The Old Truth About Senior Pets
What can you look for as some signs of aging in your pets?
While some signs of aging in your pets are obvious (such as graying of hair or decreasing energy levels), there are other changes that may go unnoticed. Senior pets may look and act normally while coping with the following:
- Aching joints
- Tooth pain
- Loss of awareness for surrounding hazards
- Cloudy vision
These are common conditions that are associated with osteoarthritis, dental disease, cognitive dysfunction and the loss of hearing or vision.
What can you do for your senior pets?
Watch for subtle changes in your pet’s behavior or less interaction with your family, as this may signal an underlying discomfort in your pet.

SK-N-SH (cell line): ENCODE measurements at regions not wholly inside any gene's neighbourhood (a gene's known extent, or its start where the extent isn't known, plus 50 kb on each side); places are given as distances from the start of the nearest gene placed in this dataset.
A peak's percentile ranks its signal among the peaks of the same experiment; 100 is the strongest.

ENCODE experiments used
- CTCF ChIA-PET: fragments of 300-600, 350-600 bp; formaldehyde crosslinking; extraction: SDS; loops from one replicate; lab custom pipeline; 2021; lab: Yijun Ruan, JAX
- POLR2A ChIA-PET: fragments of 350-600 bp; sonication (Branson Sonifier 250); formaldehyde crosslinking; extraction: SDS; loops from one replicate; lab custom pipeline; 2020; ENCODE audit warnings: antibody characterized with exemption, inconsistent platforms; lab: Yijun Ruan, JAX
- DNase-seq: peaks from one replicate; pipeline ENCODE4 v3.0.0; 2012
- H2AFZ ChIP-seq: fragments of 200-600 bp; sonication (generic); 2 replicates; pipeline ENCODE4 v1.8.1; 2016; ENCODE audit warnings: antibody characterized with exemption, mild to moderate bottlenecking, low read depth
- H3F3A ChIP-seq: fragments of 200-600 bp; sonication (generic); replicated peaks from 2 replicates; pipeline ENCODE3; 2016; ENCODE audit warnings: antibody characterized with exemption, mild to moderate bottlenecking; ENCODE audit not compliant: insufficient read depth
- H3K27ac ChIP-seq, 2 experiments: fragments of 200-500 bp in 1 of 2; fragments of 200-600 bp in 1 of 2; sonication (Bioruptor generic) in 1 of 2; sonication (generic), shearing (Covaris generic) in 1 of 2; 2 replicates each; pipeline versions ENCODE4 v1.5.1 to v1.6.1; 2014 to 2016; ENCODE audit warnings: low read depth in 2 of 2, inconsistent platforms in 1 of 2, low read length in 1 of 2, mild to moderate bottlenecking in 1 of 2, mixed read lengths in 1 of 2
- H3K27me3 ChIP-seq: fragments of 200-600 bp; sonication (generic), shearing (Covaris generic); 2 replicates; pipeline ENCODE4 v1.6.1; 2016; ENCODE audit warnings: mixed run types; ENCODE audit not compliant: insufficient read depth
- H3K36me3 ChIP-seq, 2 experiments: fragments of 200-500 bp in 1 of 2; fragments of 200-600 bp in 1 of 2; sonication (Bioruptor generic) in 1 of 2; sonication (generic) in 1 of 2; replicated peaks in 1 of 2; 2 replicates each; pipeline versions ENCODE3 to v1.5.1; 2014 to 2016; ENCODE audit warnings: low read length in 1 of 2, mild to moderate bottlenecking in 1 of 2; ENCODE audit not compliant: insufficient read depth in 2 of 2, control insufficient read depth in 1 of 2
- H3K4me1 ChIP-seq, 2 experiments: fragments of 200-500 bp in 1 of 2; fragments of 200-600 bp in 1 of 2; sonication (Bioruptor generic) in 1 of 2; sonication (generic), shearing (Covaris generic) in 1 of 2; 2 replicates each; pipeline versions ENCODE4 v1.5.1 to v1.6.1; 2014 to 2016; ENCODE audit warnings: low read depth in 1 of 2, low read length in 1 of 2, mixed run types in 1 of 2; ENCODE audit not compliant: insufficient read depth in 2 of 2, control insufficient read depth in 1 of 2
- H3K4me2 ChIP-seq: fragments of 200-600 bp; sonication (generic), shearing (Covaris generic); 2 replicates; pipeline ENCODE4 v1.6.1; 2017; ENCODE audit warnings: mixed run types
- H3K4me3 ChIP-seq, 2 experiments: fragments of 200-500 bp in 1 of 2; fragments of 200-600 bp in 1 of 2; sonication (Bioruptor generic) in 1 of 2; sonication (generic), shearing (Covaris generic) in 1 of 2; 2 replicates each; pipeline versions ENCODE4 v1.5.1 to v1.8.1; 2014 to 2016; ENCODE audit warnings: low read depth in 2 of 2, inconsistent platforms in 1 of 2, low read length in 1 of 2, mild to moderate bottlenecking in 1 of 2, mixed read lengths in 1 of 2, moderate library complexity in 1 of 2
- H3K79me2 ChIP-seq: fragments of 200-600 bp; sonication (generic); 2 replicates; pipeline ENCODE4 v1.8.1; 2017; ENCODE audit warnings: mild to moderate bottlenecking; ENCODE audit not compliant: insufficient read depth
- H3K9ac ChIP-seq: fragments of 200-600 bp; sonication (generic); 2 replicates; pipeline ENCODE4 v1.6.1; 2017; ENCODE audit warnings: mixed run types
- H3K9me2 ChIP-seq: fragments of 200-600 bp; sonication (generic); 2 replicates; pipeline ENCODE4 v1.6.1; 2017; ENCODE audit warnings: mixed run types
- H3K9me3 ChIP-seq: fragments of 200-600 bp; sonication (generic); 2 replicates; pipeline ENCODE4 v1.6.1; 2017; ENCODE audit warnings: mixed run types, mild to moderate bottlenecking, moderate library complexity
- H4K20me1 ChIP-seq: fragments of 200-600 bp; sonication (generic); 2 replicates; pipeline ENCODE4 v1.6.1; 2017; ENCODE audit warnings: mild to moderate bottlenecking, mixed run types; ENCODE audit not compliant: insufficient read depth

It is a good idea to schedule annual physical exams that include complete geriatric bloodwork and a urinalysis. Early detection and prompt treatment of disease can significantly prolong and impact the quality of life for your senior pet.
What is the importance of a full geriatric blood panel?
Dogs and cats can often “hide” clinical signs of underlying disease and may not show signs of illness until the disease or disorder is well advanced. Testing blood and urine allows us to:
- Detect disease early
- Adjust treatment where there is underlying organ dysfunction
- Obtain baseline data